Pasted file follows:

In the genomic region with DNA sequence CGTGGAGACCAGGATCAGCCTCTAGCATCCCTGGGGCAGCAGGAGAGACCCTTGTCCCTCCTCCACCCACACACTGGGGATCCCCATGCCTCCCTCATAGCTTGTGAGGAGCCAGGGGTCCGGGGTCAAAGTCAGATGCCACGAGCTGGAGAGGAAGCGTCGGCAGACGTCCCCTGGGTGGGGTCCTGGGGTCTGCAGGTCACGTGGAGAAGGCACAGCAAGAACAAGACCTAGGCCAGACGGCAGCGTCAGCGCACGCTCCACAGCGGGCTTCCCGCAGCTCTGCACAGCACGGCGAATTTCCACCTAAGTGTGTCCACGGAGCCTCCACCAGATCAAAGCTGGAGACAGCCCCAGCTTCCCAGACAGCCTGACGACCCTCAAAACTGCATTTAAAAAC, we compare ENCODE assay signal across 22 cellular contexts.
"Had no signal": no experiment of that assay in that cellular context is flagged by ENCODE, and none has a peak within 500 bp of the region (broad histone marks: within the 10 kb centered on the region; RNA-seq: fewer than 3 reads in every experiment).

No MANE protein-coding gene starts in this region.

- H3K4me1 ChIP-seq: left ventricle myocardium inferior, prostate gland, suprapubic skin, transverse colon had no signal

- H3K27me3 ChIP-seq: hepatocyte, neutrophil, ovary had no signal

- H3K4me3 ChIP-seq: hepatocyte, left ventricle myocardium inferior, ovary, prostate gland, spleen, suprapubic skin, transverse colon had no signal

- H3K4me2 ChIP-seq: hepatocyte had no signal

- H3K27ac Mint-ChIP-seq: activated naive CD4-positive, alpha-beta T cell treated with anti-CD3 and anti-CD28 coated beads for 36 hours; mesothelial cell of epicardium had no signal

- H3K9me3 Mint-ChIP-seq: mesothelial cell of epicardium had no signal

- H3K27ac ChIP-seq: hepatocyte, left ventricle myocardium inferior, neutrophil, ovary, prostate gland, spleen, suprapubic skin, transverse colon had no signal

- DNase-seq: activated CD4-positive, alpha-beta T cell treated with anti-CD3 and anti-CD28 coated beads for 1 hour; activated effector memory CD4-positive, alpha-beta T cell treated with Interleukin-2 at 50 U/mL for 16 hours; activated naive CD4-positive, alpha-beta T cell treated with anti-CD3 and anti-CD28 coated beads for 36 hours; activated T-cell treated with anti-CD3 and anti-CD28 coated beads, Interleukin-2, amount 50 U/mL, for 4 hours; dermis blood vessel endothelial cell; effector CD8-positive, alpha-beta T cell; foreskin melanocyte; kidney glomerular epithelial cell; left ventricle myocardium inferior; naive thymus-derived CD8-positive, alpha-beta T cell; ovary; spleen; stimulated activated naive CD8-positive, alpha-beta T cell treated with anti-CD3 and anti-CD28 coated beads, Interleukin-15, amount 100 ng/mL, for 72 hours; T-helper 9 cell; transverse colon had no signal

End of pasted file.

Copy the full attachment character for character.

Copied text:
In the genomic region with DNA sequence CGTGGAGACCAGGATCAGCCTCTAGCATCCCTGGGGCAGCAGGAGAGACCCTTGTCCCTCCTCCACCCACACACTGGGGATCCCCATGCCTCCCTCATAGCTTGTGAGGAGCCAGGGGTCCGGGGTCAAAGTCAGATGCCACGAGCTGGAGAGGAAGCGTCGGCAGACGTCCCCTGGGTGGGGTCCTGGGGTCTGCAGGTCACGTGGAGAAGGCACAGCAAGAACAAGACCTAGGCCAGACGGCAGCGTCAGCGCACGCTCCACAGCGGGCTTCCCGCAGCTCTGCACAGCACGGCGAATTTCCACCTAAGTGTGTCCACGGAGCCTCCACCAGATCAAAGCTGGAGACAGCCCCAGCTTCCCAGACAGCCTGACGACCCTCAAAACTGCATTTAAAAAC, we compare ENCODE assay signal across 22 cellular contexts.
"Had no signal": no experiment of that assay in that cellular context is flagged by ENCODE, and none has a peak within 500 bp of the region (broad histone marks: within the 10 kb centered on the region; RNA-seq: fewer than 3 reads in every experiment).

No MANE protein-coding gene starts in this region.

- H3K4me1 ChIP-seq: left ventricle myocardium inferior, prostate gland, suprapubic skin, transverse colon had no signal

- H3K27me3 ChIP-seq: hepatocyte, neutrophil, ovary had no signal

- H3K4me3 ChIP-seq: hepatocyte, left ventricle myocardium inferior, ovary, prostate gland, spleen, suprapubic skin, transverse colon had no signal

- H3K4me2 ChIP-seq: hepatocyte had no signal

- H3K27ac Mint-ChIP-seq: activated naive CD4-positive, alpha-beta T cell treated with anti-CD3 and anti-CD28 coated beads for 36 hours; mesothelial cell of epicardium had no signal

- H3K9me3 Mint-ChIP-seq: mesothelial cell of epicardium had no signal

- H3K27ac ChIP-seq: hepatocyte, left ventricle myocardium inferior, neutrophil, ovary, prostate gland, spleen, suprapubic skin, transverse colon had no signal

- DNase-seq: activated CD4-positive, alpha-beta T cell treated with anti-CD3 and anti-CD28 coated beads for 1 hour; activated effector memory CD4-positive, alpha-beta T cell treated with Interleukin-2 at 50 U/mL for 16 hours; activated naive CD4-positive, alpha-beta T cell treated with anti-CD3 and anti-CD28 coated beads for 36 hours; activated T-cell treated with anti-CD3 and anti-CD28 coated beads, Interleukin-2, amount 50 U/mL, for 4 hours; dermis blood vessel endothelial cell; effector CD8-positive, alpha-beta T cell; foreskin melanocyte; kidney glomerular epithelial cell; left ventricle myocardium inferior; naive thymus-derived CD8-positive, alpha-beta T cell; ovary; spleen; stimulated activated naive CD8-positive, alpha-beta T cell treated with anti-CD3 and anti-CD28 coated beads, Interleukin-15, amount 100 ng/mL, for 72 hours; T-helper 9 cell; transverse colon had no signal